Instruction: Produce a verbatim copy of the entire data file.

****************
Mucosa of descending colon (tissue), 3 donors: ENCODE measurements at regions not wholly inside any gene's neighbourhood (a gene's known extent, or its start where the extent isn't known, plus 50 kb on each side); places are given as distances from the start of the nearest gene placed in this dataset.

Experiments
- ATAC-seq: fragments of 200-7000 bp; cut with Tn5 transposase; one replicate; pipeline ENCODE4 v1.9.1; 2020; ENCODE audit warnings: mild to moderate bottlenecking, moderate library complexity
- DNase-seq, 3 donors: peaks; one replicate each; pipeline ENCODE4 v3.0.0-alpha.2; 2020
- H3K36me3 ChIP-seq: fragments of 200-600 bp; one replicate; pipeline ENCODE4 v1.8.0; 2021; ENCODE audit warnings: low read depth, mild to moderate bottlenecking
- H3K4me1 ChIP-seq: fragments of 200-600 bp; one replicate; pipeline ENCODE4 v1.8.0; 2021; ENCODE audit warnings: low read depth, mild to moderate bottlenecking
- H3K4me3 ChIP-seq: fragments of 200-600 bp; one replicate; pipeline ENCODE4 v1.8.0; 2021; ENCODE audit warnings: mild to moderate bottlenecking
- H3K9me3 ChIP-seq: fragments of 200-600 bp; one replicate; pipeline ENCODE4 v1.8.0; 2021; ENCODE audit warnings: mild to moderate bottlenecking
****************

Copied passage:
Mucosa of descending colon (tissue), 3 donors: ENCODE measurements at regions not wholly inside any gene's neighbourhood (a gene's known extent, or its start where the extent isn't known, plus 50 kb on each side); places are given as distances from the start of the nearest gene placed in this dataset.

Experiments
- ATAC-seq: fragments of 200-7000 bp; cut with Tn5 transposase; one replicate; pipeline ENCODE4 v1.9.1; 2020; ENCODE audit warnings: mild to moderate bottlenecking, moderate library complexity
- DNase-seq, 3 donors: peaks; one replicate each; pipeline ENCODE4 v3.0.0-alpha.2; 2020
- H3K36me3 ChIP-seq: fragments of 200-600 bp; one replicate; pipeline ENCODE4 v1.8.0; 2021; ENCODE audit warnings: low read depth, mild to moderate bottlenecking
- H3K4me1 ChIP-seq: fragments of 200-600 bp; one replicate; pipeline ENCODE4 v1.8.0; 2021; ENCODE audit warnings: low read depth, mild to moderate bottlenecking
- H3K4me3 ChIP-seq: fragments of 200-600 bp; one replicate; pipeline ENCODE4 v1.8.0; 2021; ENCODE audit warnings: mild to moderate bottlenecking
- H3K9me3 ChIP-seq: fragments of 200-600 bp; one replicate; pipeline ENCODE4 v1.8.0; 2021; ENCODE audit warnings: mild to moderate bottlenecking